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And Clearchus, in the second book of his treatise on Friendship, says,—“Stratonicus the harp-player, whenever he wished to go to sleep, used to order a slave to bring him something to drink; 'not,' says he, 'because I am thirsty now, but that I may not be presently.'” And once, at Byzantium, when a harp-player had played his prelude well, but had made a blunder of the rest of the performance, he got up and made proclamation, “That whoever would point out the harp-player who had played the prelude should receive a thousand drachmæ.” And when he was once asked by some one who were the wickedest people, he said, “That in Pamphylia, the people of Phaselis were the worst; but that the Sidetæ were the worst in the whole world.” And when he was asked again, according to the account given by Hegesander, which were the greatest barbarians, the Bœotians or the Thessalians, he said, “The Eleans.” And once he erected a trophy in his school, and put this inscription on it—“Over the bad harpplayers.” And once, being asked by some one which was the safer kind of vessel, the long one or the round one,— “Those,” quoth he, “are the safest which are in dock.” And once he made a display of his art at Rhodes, and no one applauded; on which he left the theatre, and when he had got into the air he said, “When you fail to give what costs you nothing, how can I expect any solid pay from you?” “Let the Eleans,” said he, “celebrate gymnastic contests, and let the Corinthians establish choral, and the Athenians theatrical exhibitions; and if any one of them does anything wrong, let the Lacedæmonians be scourged,” —jesting upon the public scourgings exhibited in that city, a Charicles relates, in the first book of his treatise on the Cit Contests. And when Ptolemy the king was talking with him in an ambitious kind of way about harp-playing, “Te sceptre,” said he, “Oking, is one thing, and the plectrum another;” as Capito the epic poet says in the fourth book of his Commentaries addressed to Philopappus. And once being invited to hear a flute-player, after he had heard him, he said— [p. 552]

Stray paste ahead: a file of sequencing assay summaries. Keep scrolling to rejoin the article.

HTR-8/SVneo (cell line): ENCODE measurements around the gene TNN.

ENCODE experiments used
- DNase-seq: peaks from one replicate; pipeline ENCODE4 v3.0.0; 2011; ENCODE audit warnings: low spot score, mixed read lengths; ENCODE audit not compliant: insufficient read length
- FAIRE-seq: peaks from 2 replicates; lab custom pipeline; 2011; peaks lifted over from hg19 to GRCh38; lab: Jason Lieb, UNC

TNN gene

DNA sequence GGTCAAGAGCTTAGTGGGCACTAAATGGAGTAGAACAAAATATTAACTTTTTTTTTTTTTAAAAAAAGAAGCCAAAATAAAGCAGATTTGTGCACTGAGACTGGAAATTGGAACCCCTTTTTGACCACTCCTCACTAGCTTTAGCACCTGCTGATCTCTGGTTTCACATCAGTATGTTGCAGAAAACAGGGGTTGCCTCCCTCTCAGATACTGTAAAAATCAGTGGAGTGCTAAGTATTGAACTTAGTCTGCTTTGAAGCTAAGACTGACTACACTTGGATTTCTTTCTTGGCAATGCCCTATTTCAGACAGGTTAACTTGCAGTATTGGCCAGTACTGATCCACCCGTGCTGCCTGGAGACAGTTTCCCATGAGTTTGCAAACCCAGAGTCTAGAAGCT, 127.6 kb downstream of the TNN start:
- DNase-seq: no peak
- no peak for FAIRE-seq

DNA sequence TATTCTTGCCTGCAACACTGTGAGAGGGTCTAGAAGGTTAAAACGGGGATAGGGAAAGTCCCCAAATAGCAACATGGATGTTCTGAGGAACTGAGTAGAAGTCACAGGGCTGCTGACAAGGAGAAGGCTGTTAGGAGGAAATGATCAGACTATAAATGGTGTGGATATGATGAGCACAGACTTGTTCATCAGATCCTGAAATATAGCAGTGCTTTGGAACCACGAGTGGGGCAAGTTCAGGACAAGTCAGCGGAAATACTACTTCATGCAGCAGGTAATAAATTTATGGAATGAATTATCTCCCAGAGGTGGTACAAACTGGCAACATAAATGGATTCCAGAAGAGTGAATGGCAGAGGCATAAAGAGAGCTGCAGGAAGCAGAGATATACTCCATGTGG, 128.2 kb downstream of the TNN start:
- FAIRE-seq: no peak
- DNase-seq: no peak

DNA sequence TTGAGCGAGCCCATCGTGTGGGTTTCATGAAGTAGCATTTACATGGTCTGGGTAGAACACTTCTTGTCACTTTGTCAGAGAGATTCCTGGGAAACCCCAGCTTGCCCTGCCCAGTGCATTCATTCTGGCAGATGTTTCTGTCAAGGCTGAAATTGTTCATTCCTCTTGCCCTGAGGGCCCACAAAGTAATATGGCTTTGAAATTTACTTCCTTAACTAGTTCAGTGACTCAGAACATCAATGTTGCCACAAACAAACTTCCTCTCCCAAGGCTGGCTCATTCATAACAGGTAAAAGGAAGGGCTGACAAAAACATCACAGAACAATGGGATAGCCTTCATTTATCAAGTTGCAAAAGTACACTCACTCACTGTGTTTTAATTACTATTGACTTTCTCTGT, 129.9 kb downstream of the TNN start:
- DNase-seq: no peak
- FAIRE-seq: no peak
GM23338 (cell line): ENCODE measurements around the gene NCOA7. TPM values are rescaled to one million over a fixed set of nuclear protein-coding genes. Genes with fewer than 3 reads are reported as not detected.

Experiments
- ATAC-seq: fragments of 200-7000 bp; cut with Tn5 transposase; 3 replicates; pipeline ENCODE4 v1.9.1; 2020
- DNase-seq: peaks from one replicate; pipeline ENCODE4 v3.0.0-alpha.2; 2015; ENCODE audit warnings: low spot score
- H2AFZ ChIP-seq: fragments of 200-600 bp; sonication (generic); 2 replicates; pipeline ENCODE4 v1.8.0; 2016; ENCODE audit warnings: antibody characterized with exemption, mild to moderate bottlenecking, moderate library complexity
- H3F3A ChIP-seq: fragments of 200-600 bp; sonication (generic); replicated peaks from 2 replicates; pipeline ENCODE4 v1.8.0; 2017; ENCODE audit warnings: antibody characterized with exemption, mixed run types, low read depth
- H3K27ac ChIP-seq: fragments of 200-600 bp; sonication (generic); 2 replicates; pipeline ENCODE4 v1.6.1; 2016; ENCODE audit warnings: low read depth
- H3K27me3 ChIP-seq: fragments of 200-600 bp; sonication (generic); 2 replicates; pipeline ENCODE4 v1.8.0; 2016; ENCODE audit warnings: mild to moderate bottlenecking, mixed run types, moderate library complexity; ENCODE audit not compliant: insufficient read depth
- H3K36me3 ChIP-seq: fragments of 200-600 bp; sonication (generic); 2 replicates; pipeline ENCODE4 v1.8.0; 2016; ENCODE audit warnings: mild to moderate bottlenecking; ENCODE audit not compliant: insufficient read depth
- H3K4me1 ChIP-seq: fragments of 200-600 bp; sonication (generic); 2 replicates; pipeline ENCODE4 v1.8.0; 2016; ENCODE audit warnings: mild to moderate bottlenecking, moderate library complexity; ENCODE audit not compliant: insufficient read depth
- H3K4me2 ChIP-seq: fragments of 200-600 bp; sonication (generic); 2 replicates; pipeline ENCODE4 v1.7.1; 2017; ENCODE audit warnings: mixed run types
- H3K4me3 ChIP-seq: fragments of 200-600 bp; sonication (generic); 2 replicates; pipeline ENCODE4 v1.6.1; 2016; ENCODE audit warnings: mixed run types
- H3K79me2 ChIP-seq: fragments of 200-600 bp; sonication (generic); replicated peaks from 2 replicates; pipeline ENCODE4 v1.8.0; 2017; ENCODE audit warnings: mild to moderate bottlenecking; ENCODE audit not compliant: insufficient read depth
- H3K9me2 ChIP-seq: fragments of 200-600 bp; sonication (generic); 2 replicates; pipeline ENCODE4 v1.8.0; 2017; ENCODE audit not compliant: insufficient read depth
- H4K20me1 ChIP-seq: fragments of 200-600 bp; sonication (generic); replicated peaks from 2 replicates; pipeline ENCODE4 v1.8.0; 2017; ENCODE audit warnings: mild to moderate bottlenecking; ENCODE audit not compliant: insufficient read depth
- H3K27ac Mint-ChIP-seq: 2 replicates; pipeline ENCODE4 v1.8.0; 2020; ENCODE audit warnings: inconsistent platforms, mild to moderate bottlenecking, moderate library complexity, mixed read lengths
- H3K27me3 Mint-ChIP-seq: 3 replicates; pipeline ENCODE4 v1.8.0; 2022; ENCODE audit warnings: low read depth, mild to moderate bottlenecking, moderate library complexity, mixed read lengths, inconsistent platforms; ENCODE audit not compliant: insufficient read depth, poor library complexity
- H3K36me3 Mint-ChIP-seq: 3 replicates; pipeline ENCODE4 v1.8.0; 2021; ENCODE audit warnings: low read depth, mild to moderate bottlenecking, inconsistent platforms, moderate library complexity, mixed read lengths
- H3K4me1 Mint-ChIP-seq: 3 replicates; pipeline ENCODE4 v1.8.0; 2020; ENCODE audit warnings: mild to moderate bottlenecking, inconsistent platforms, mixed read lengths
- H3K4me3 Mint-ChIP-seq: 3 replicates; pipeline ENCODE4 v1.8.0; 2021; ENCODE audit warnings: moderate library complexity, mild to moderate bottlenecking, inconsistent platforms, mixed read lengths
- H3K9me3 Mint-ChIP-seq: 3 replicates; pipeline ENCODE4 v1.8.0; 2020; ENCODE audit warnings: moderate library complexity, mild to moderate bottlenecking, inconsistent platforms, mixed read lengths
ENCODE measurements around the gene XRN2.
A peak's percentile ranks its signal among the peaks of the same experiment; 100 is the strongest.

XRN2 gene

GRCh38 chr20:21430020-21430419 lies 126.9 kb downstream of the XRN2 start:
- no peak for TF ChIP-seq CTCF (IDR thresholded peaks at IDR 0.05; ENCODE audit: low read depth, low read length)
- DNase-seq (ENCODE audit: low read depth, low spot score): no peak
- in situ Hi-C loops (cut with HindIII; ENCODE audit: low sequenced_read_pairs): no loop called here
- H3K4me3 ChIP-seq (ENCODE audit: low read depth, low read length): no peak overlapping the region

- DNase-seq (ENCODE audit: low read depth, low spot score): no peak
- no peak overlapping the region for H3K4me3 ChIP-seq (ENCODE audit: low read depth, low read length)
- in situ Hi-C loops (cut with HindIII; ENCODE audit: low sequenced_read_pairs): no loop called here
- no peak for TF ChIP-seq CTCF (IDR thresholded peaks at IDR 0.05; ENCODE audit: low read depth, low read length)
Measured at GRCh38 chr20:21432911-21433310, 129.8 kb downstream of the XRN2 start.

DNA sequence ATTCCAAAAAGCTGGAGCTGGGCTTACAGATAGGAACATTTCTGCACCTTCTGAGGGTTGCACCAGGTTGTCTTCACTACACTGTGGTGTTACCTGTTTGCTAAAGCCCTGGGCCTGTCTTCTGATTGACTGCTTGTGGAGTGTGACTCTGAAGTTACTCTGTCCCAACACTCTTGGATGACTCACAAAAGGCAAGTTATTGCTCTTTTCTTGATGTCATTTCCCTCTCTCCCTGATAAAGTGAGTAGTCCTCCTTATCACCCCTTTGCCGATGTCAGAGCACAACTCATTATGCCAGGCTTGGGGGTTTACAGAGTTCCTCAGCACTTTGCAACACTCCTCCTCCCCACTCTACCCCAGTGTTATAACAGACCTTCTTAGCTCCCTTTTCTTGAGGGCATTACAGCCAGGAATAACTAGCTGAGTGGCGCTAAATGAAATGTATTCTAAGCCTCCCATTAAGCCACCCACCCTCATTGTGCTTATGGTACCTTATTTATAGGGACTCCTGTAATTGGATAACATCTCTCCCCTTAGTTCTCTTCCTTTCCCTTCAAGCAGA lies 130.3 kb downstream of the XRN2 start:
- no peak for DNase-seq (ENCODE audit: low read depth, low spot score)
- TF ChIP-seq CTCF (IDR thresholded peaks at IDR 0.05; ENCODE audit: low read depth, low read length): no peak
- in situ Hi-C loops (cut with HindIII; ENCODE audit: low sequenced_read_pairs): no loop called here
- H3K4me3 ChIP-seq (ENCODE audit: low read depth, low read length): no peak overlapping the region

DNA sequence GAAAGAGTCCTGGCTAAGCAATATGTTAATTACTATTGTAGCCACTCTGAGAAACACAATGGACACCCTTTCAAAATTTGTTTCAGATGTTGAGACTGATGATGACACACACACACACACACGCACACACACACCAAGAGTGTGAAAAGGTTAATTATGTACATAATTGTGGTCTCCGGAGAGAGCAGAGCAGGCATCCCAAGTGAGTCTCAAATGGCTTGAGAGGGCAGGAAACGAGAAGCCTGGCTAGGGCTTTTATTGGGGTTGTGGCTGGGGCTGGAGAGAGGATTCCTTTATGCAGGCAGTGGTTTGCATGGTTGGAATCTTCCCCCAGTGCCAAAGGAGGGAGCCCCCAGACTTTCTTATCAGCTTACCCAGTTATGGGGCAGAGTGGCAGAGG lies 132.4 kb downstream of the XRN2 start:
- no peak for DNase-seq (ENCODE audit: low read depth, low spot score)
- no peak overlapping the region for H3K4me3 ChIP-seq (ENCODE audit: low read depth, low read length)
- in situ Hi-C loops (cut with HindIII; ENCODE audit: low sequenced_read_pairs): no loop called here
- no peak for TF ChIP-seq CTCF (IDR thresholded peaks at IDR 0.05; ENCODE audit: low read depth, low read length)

The father granted half his prayer,
The other half denied.
And when some one asked him which half he granted, he said, “He granted to him to play very badly, and denied him the ability to sing well.” And once, when a beam fell down and slew some wicked man, “O Men,” said he, “I think (δοκῶ) there are gods; and if not, there are beams (δόκοι).”

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